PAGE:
Britain voted to leave the European Union over two years ago and on 29 March this year, it will sever ties for good. While Brexit hasn’t technically happened, it has caused the economy to be 2.3% smaller than if Brits had voted to remain in the EU.
That’s according to the major thinktank Centre for European Reform’s (CER) calculation of the cost of Brexit by the third quarter of 2018. To obtain the findings, the CER used a “doppelgänger UK” — “a group of countries whose economic characteristics match Britain’s.”
CER says it used a computer program of a group of 22 countries with advanced economies. Those countries included US (whose growth rate makes up 50% of that of the UK doppelgänger), Germany (28%), Luxembourg (11%), Iceland (10%) and Greece (2%). Those 22 countries are also labelled by the International Monetary Fund (IMF) as fully industrialised from 1995, “to remove any countries that are experiencing faster rates of catch-up growth,” said CER.
It looked at quarterly real GDP and other economic indicators, going back to the first quarter of 2009.
“The structure of each country’s economy — and their growth rates — are different to those of the UK. But in combination, they closely match the UK’s economic performance before the referendum,” said the CER.
It added that those countries did not hold a EU referendum in 2016 and coupled with its similar characteristics by comparing those countries’ economic performances to Britain’s, it was able to assess the cost of Brexit.
The findings also showed that “the knock-on hit to the public finances is £17bn ($22.4bn) per annum — or £320m a week.” More calculations can be found here.
“One way to sanity-check our estimate is to compare the UK’s growth to that of other comparable countries since the referendum. The UK has grown by 3.7% over that period. Compare that to the average of the 22 most advanced economies: 5.6%,” said the CER. “That amounts to a 1.9% gap, not far from our estimate of the cost of Brexit.”
How business investment and jobs growth has been hit by Brexit
The CER’s report falls in line with what data and the world’s biggest leaders have been saying for the last two years. While Brexit hasn’t happened yet, many huge companies have put their business investment and job growth on pause until Brexit happens.
Last month, UK business investment suffered its biggest fall in three years due to Brexit uncertainty. The IMF also said in November that the Brexit process has affected business investment in the UK. Britain’s biggest business lobby group CBI, representing 190,000 firms, also released a study showing that 80% of companies say that Brexit has hit investment. And in September, the Office for National Statistics (ONS) revealed that businesses have invested £22bn less in the last two and a half years because of Brexit uncertainty.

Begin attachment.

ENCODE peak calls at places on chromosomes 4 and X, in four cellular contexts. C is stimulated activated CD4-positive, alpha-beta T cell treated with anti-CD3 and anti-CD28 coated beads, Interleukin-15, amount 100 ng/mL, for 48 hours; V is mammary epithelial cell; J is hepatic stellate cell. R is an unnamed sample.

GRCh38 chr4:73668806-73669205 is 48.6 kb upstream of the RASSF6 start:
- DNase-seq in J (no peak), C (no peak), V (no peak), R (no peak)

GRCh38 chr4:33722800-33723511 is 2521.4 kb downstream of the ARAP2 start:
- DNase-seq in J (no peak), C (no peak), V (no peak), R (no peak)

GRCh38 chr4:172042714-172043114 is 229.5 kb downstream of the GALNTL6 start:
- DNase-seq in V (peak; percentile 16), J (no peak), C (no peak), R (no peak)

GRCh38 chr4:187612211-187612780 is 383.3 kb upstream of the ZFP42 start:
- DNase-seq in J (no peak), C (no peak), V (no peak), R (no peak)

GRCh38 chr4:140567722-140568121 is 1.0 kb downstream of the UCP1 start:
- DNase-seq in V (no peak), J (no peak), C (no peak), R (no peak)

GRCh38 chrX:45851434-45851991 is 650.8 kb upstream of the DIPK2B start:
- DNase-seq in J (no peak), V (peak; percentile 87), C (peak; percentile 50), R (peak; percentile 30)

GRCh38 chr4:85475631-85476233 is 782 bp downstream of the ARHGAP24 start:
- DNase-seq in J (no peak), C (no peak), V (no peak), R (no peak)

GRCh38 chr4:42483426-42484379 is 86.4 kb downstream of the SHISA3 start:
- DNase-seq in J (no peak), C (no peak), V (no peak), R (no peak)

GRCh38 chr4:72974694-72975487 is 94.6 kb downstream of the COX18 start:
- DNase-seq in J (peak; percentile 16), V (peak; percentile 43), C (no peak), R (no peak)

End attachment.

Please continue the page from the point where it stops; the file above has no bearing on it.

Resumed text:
Goldman Sachs CEO David Solomon said recently that the bank will not invest in Britain as much if there is a hard Brexit. He also said: “Our headcount in the UK over the last couple of years has not gone down but it hasn’t gone up either – we have added head count you know on the continent. But I would say that, over time, if this is resolved in a difficult way or a hard way, it’ll have an impact on where we invest and where we put people.”
This supports the latest data by Morgan McKinley’s Employment Monitor that said uncertainty over how Brexit will play out is continuing to hurt London’s financial sector jobs. Looking at data from December, jobs in the City dropped to a seven year low.
Month-on-month, there was a 52% decrease in jobs available as well as a 29% decline in professionals seeking jobs. Hakan Enver, managing director, Morgan McKinley UK pointed out that in 2018 “we saw job numbers fall off a cliff.” Year-on-year, there was a 39% decrease in jobs available and a 29% decrease in professionals seeking jobs.
And in a long line of businesses now abandoning Britain, Sony announced recently that it’s moving its European headquarters from the UK to the Netherlands to avoid disruptions caused by Brexit.
Airbus CEO Tom Enders also released a video to the public saying: “Please don’t listen to the Brexiteers’ madness which asserts that, because we have huge plants here, we will not move and we will always be here. They are wrong … If there’s a no-deal Brexit, we at Airbus will have to make potentially very harmful decisions for the UK.”